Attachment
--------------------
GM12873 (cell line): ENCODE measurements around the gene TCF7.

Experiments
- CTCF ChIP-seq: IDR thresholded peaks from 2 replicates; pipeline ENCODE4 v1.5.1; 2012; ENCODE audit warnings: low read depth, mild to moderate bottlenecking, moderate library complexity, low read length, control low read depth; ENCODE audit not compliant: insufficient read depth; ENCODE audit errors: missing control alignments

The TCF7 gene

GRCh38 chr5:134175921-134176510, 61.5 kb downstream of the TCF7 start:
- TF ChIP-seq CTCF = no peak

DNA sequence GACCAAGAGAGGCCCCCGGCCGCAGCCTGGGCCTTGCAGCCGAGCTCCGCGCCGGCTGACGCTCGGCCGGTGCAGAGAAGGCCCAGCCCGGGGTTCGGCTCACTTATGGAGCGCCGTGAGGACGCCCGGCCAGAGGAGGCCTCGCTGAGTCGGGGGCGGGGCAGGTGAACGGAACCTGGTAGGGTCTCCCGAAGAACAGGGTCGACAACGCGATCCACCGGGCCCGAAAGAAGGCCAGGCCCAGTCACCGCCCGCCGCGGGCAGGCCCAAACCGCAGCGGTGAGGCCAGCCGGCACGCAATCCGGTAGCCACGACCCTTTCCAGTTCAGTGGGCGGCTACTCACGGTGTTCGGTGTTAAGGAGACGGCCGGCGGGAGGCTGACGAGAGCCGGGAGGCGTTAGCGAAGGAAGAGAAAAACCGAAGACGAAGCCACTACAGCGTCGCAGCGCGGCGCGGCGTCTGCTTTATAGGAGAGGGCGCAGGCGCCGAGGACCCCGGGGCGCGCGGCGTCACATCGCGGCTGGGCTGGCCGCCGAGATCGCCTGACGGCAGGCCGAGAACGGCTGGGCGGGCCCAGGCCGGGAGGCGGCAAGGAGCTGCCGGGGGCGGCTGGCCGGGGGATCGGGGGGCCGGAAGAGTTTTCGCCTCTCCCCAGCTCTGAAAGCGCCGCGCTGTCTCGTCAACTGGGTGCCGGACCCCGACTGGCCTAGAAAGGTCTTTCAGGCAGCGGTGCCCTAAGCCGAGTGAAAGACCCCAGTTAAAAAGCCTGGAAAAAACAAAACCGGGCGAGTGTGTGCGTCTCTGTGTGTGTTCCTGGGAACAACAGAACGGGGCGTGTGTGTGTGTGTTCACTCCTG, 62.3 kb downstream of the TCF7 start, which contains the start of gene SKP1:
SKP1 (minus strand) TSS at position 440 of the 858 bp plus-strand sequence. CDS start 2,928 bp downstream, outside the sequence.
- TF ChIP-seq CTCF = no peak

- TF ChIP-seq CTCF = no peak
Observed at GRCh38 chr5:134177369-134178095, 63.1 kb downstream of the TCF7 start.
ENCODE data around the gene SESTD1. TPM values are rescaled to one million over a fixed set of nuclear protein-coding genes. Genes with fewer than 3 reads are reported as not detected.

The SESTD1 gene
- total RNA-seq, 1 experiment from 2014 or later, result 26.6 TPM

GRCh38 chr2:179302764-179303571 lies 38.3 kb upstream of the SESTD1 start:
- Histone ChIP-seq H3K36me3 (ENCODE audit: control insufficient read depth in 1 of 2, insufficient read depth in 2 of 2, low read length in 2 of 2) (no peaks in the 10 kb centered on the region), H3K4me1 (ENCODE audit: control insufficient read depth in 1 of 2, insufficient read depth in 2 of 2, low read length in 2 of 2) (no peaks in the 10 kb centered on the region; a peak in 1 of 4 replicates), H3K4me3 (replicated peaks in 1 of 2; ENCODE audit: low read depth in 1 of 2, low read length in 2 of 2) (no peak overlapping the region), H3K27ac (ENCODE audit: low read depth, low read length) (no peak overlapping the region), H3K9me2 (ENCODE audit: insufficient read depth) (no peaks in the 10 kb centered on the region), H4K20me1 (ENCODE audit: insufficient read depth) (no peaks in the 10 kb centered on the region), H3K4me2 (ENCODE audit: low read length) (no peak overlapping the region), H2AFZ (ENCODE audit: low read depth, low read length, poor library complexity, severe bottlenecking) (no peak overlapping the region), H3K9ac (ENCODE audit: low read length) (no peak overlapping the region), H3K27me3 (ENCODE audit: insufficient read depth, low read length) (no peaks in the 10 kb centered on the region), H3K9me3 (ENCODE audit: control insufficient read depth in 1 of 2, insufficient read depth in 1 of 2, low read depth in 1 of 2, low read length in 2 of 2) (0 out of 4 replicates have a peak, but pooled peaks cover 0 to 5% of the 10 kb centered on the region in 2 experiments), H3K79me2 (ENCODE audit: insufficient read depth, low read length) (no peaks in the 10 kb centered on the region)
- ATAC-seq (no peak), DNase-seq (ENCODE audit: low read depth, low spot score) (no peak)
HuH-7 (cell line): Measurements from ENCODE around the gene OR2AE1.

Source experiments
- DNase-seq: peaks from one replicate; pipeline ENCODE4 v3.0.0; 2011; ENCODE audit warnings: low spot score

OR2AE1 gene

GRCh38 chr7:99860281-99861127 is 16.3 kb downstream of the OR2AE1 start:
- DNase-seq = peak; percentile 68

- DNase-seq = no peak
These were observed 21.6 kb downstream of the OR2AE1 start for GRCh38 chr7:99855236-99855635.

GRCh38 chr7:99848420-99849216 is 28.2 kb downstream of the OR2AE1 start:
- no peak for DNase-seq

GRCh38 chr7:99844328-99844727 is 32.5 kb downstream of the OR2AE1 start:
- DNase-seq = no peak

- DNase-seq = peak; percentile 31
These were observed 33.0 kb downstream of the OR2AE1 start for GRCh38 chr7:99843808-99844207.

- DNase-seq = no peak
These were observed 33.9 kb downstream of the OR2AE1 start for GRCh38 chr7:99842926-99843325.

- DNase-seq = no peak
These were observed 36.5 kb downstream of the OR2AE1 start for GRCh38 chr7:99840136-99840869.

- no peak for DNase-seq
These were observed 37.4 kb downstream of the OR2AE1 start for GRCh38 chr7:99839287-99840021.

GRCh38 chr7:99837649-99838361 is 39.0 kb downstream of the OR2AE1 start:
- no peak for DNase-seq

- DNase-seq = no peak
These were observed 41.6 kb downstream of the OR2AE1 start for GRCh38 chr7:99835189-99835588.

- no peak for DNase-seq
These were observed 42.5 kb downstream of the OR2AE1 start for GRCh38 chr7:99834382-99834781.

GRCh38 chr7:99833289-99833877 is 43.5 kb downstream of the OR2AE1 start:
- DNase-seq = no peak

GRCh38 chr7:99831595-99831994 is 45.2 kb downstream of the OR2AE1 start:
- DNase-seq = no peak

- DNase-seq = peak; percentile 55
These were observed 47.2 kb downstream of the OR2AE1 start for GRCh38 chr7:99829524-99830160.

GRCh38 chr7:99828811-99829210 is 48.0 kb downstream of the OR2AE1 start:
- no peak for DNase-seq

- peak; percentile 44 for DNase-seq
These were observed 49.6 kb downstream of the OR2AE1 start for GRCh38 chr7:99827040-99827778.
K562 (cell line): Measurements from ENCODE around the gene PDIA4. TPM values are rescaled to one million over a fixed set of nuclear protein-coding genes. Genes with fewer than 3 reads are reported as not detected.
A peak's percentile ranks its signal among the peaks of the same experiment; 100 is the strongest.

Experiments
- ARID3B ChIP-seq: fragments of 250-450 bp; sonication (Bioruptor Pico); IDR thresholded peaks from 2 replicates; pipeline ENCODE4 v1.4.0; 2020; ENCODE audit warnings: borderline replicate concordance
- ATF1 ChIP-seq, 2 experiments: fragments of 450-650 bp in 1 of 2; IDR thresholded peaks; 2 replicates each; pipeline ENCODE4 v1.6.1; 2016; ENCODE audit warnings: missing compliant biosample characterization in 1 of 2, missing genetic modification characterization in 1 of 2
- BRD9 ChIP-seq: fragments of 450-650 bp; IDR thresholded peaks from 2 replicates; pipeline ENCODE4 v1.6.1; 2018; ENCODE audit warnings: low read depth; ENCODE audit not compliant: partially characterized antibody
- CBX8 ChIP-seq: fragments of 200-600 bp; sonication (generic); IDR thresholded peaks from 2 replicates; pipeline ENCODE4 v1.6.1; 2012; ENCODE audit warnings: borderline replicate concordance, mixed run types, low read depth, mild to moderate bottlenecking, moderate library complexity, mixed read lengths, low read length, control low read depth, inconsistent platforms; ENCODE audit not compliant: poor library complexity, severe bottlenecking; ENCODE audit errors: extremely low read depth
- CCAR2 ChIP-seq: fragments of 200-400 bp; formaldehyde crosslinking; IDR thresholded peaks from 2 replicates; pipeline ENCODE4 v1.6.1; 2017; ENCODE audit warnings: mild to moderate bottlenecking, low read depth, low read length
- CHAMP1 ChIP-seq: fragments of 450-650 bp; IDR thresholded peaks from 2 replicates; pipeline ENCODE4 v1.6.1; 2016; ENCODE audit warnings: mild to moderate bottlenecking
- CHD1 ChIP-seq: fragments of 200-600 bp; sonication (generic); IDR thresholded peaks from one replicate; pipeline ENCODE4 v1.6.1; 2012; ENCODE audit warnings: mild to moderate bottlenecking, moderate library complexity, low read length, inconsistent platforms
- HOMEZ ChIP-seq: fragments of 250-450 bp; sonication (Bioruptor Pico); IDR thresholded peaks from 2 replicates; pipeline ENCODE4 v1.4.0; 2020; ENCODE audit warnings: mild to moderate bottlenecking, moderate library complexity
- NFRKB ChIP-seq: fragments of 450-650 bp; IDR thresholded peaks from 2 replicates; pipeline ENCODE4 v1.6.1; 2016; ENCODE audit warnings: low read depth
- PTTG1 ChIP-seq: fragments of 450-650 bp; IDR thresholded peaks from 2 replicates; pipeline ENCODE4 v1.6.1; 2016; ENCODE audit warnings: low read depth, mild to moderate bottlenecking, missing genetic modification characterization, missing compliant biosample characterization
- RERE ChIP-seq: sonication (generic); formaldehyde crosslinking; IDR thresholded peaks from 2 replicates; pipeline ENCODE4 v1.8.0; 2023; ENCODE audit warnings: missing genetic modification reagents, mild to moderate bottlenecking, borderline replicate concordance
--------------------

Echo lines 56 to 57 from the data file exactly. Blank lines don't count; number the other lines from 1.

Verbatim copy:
Experiments
- ARID3B ChIP-seq: fragments of 250-450 bp; sonication (Bioruptor Pico); IDR thresholded peaks from 2 replicates; pipeline ENCODE4 v1.4.0; 2020; ENCODE audit warnings: borderline replicate concordance